Iniesta ready for face-off against ex-team Barcelona

Vissel Kobe's Andres Iniesta, right, and FC Barcelona's Hiroki Abe at Noevir Stadium in Kobe, western Japan, Friday, July 26, 2019. (AP)
Updated 26 July 2019

Iniesta ready for face-off against ex-team Barcelona

  • “We all feel that it is such an honor to play Barca,” says the World Cup-winning Spaniard
  • Iniesta signed for Kobe last May

KOBE, Japan: Barcelona legend Andres Iniesta is looking forward to taking on his former teammates when his Vissel Kobe meets Barcelona this weekend for a friendly, saying Friday the face-off will be “an honor.”
The match Saturday in the Japanese city of Kobe will be a reunion of sorts, with Barcelona’s current line-up facing ex-teammates Iniesta, David Villa and Sergi Samper, all now Vissel players.
It will be the first time Iniesta has met his former team on the pitch.
“We all feel that it is such an honor to play Barca,” Iniesta told reporters through a Japanese translator.
“The team, Barcelona, is special... It will be a very important match for us,” he said.
World Cup-winning Iniesta, who lifted 32 major trophies with Barcelona, signed for Kobe last May in a historic J-League deal worth a reported $30 million a year. The 34-year-old was appointed the team’s captain in April.
The friendly is Barca’s last match in Japan before they head home, and midfielder Sergio Busquets said the chance to meet Iniesta on the pitch “means a lot” to the players.
“Now he is in Japan and having new experiences. But it does not change the fact that he is a very important friend still,” Busquets said.
“Now I am giving him these kind words, but tomorrow on the pitch I won’t be able to be like this. We will fight with full strength.”
The match comes after Chelsea defeated Barcelona 2-1 in their friendly in Saitama north of Tokyo earlier this week in a game that saw the unofficial debuts of World Cup-winning French striker Antoine Griezmann and former Ajax midfielder Frenkie de Jong.
Manager Ernesto Valverde said he wanted to see the new arrivals getting used to playing with the team and hoped for a better result for Saturday’s match.
“I’m sure you saw the game the other day, in which they both played. I want them to play better than that with other players,” he said.
Defender Gerard Pique will not play on Saturday as a precaution due to discomfort in his left thigh, Valverde said.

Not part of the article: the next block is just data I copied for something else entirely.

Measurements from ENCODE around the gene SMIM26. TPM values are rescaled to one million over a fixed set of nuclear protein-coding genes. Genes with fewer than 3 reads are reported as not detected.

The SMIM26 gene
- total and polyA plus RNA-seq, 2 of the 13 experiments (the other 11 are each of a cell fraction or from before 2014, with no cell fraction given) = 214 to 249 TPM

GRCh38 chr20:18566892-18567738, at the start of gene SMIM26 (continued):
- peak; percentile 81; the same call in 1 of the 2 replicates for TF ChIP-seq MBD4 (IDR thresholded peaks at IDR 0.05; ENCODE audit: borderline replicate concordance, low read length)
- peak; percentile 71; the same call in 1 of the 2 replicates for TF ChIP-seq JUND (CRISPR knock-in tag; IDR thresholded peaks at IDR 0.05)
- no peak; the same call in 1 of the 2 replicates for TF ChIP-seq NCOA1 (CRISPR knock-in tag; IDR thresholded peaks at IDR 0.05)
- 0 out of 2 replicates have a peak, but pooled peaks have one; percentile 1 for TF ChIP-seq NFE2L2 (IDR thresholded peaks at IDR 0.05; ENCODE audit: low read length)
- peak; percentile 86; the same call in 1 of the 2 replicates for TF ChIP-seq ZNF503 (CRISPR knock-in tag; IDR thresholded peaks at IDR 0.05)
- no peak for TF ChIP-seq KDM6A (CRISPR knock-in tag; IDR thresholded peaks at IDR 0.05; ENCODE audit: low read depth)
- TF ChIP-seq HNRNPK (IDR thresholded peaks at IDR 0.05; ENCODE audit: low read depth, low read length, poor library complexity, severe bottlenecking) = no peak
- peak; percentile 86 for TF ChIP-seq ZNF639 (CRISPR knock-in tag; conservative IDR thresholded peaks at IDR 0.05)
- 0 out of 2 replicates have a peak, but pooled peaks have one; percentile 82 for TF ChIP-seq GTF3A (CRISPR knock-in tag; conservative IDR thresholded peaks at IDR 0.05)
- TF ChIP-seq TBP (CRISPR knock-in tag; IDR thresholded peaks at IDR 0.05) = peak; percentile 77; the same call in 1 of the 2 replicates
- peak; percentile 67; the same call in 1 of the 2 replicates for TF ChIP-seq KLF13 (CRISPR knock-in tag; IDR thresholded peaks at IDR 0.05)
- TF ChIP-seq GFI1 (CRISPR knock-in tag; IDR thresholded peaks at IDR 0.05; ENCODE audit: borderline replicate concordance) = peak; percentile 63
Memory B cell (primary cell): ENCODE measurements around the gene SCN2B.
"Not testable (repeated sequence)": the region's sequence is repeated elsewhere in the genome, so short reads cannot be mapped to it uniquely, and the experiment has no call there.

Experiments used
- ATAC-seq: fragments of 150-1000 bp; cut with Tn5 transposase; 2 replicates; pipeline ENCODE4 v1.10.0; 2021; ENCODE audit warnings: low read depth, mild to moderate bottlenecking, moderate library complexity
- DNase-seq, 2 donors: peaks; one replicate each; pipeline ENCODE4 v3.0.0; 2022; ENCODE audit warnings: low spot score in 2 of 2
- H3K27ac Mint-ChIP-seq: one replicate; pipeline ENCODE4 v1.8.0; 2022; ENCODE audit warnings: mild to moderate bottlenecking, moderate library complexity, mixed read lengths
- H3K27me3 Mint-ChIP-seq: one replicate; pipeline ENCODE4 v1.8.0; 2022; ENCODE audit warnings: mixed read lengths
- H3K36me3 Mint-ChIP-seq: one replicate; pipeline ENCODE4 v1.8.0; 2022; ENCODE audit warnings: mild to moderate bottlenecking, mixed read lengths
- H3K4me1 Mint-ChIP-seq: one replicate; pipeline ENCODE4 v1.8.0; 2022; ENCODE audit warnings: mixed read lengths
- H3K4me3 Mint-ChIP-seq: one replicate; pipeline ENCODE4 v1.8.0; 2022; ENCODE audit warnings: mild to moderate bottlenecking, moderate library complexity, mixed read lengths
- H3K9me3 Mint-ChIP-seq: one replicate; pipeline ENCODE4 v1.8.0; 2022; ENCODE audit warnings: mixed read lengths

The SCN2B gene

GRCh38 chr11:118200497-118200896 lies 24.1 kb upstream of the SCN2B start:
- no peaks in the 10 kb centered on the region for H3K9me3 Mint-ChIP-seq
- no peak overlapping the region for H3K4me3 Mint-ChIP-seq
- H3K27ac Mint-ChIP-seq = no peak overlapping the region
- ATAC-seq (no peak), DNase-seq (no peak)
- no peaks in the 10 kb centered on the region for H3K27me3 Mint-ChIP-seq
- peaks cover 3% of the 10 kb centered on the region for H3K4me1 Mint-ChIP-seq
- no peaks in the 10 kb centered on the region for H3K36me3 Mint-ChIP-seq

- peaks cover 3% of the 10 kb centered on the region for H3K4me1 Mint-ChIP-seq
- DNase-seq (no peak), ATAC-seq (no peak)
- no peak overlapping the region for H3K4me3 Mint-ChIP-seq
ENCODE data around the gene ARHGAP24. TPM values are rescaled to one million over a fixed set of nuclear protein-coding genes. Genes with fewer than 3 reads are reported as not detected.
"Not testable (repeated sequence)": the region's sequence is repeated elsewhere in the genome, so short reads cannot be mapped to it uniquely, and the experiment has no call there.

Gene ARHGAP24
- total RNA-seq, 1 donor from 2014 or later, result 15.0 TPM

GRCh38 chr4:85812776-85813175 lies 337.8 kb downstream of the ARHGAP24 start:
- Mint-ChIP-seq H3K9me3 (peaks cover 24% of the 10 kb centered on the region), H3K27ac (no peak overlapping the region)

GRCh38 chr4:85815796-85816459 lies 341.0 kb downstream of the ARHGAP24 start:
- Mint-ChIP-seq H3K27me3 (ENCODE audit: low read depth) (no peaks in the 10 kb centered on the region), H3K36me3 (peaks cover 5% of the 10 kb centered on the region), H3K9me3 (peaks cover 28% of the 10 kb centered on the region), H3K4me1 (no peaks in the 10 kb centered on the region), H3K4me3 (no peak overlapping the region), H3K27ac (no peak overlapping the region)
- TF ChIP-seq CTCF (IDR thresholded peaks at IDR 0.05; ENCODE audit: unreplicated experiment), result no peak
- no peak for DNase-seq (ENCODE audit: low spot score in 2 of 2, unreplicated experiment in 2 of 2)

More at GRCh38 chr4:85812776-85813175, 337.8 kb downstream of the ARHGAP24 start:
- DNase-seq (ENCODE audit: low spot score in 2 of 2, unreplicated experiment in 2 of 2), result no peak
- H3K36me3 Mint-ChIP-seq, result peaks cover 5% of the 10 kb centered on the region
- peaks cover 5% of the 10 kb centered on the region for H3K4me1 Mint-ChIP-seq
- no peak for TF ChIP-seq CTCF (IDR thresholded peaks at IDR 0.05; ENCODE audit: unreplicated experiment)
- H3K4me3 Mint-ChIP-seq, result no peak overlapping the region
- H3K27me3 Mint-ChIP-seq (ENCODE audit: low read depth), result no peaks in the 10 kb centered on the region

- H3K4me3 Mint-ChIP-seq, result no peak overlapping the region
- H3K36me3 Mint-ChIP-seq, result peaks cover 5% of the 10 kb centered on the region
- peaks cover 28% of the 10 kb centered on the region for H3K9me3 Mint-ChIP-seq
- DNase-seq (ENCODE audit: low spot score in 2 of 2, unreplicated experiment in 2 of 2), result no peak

Iniesta’s signing was viewed as a timely boost to the J-League, which once attracted luminaries such as Brazilian great Zico and former England striker Gary Lineker when it began in 1993 but has struggled to tempt marquee players in recent years.


Tennis champion Rafael Nadal not sure about 2020 US Open

Updated 04 June 2020

Tennis champion Rafael Nadal not sure about 2020 US Open

  • ‘If you (ask) me today, I will say, ‘No’’
  • Tennis, like most sports, has been on hold since March because of the COVID-19 outbreak

If it weren’t for a pandemic-caused postponement, the French Open would have been in Week 2 now, and Rafael Nadal might still have been in contention for a 20th Grand Slam title. Instead, he’s home in Spain, practicing lightly — and wondering along with everyone else in tennis whether the next Grand Slam tournament, the US Open, will be held.
“If you (ask) me today, I will say, ‘No,’” Nadal said with a shake of his head during a video conference call with The Associated Press and other wire services Thursday.
“In a couple of months? I don’t know. Hopefully, ‘Yes,’” he continued. “But we need to wait probably until we have more clear information about how the virus evolves and how the situation is going to be in New York in a couple of months. Because, of course, New York has been one of the places that have been very strongly hit by the virus. So, let’s see.”
Nadal thinks there are two key requirements for the US Open to happen — and for tennis to resume anywhere: assurances about being protected from the coronavirus and having everyone be able to fly internationally.
“We can’t come back until the situation is completely safe enough in terms of (health),” he said, “and fair enough in terms of all the players from every single (country) can travel to the tournaments under safe circumstances to compete.”
Tennis, like most sports, has been on hold since March because of the COVID-19 outbreak.
The ATP and WTA tours are suspended at least until late July. The French Open’s start was pushed back from May until September. Wimbledon was canceled for the first time in 75 years.
A decision about the US Open is expected within weeks; the tournament’s main draw is scheduled to begin in New York on Aug. 31.
The US Tennis Association’s chief executive for pro tennis, Stacey Allaster, told said on Saturday that contingency plans include providing charter flights from around the world for players and requiring proof of negative virus tests before travel.
“I really believe we need to be patient, be responsible,” Nadal said, “and we need to (be) calm and do the things the right way.”
Nadal, who turned 34 on Wednesday, said he didn’t touch a racket for more than two months before recently resuming training in a less-intense way than normal and “not testing my body.”
“I am going very slow, step by step, not playing every single day and not practicing much,” he said.
Usually at this time of year, he is exerting himself on the red clay of Roland Garros, where he has won a record 12 of his 19 major championships.
He’s neither optimistic nor pessimistic right now about whether the French Open can be played later in 2020.
“I miss playing tennis. I miss playing the tournament that I love the most,” Nadal said. “But at the same time, my mind is not thinking about that. My mind is focused on trying to recover the normal life. The first thing we have to do is recover the normal.”